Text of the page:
News Round-up November 8th-14th

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Hello, and welcome to the #bioscinews round-up! This is the place where you can find all the important biosci new stories from the past week, in a short, digestible paragraph.

This week’s news

Farmers living near big cats may not need to worry about loss of livestock, so long as the local ecosystem is balanced. Wild big cats seem to prefer wild animals to farm animals, and will only hunt the latter if food is otherwise in short supply.

Big Cats

Researchers have been trialling the use of antibodies to treat Alzheimer’s in humans, but recent studies in mice question whether this is a feasible treatment. The author’s found that the antibodies break up the amyloid-beta plaques, the protein build-up that causes Alzheimer’s, but the release of this protein can over-stimulate neurons until they die.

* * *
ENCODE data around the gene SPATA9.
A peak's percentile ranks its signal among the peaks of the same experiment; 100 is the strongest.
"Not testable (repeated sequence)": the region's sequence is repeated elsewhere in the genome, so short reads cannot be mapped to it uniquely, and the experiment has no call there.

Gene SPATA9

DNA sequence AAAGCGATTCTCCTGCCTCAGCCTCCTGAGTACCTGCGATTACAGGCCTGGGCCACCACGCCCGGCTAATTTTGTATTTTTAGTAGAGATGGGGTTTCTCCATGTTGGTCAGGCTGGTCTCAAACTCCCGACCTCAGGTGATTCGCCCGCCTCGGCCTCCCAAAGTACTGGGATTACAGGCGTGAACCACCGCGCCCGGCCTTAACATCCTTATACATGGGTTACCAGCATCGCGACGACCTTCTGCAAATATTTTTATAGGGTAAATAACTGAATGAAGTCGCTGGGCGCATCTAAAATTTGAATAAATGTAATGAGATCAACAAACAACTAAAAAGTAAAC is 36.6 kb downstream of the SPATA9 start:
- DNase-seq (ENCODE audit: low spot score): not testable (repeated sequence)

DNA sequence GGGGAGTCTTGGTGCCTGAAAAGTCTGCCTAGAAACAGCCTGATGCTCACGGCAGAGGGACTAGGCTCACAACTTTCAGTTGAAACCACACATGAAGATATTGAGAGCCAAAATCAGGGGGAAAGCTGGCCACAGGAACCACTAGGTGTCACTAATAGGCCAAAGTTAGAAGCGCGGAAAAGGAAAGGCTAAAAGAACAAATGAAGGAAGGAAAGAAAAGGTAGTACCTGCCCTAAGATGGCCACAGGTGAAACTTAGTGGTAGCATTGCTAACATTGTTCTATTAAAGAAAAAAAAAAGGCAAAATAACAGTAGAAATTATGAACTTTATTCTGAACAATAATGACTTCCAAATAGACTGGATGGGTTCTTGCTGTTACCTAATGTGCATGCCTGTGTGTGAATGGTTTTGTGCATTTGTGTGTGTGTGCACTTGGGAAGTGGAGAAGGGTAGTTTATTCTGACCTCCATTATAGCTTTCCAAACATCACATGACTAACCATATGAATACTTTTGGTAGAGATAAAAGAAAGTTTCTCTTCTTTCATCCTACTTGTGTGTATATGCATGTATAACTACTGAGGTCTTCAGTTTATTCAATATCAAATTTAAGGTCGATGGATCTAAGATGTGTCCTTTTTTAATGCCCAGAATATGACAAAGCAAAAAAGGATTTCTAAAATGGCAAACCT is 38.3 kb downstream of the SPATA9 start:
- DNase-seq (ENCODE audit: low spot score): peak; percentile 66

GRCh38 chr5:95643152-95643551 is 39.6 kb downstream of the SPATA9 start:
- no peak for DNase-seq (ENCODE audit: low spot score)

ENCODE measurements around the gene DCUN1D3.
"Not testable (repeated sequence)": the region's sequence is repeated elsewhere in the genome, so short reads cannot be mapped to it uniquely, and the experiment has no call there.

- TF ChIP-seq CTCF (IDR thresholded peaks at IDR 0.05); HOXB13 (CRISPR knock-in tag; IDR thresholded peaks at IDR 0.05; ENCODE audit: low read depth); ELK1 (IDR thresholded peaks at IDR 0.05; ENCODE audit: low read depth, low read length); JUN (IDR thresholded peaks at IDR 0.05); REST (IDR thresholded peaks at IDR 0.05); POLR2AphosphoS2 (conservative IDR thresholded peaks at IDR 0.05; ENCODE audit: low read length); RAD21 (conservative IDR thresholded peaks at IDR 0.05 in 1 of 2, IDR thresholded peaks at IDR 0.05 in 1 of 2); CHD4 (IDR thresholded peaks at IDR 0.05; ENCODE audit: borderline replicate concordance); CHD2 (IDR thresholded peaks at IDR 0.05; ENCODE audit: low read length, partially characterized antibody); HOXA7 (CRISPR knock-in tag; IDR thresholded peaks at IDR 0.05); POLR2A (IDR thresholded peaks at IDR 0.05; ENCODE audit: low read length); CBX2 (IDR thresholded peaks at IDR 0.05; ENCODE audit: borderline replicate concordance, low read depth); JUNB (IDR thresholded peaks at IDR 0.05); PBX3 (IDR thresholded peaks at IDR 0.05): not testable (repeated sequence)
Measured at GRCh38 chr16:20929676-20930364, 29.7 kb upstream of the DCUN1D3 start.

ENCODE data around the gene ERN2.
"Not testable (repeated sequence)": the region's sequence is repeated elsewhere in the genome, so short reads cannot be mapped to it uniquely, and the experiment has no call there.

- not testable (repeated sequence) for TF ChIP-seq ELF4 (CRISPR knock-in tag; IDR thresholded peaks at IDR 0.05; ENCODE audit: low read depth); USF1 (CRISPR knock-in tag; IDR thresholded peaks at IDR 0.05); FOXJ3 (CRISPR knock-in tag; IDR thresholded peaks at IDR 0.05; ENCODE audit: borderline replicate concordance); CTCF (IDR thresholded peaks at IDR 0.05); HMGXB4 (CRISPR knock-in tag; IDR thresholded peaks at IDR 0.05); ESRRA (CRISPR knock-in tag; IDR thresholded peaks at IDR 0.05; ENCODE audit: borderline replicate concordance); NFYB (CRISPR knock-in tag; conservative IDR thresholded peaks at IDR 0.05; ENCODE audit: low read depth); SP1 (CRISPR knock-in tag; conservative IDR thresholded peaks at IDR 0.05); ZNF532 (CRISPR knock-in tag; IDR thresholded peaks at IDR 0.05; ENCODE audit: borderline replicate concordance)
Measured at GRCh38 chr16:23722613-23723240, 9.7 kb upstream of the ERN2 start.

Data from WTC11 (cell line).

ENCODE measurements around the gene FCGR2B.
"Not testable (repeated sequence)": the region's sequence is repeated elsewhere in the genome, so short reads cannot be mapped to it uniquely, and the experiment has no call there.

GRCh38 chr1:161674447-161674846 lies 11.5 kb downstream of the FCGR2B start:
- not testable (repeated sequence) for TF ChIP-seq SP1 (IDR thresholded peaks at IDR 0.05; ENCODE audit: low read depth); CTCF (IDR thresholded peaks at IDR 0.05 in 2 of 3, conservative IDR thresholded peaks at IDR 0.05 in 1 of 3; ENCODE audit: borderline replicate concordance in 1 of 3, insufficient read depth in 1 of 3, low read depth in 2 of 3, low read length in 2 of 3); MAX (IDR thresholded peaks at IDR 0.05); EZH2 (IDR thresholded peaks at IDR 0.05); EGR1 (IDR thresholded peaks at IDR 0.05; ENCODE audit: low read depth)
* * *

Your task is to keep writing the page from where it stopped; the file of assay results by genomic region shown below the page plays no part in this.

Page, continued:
Alzheimer's drug causing more harm than good-

Nanoparticles hold some hope for cancer treatments in the future, especially for individually tailored treatments, but these can be difficult and expensive to produce. Algae can be genetically modified to produce nanoparticles, and this can help reduce the production cost for potential future cancer treatments.

Credit: Wikipedia user Wipeter

Credit: Wikipedia user Wipeter

 

We hope you enjoyed this week’s news round-up, thanks for reading!

Devon Smith, The University of Sheffield, @devoncaira

Julie Blommaert, The University of Innsbruck, @jblommaert92

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Meet our new cousin: Homo naledi

Something very exciting happened this year. We heard the announcement of a new species – quite ancient but closely related to our very own species: the Homo naledi.

In October 2013, two recreational covers (Rick Hunter and Steven Tucher) happened upon some fossil bones within a cave, known as the Dinaledi chamber, located within the Gauteng province of South Africa.

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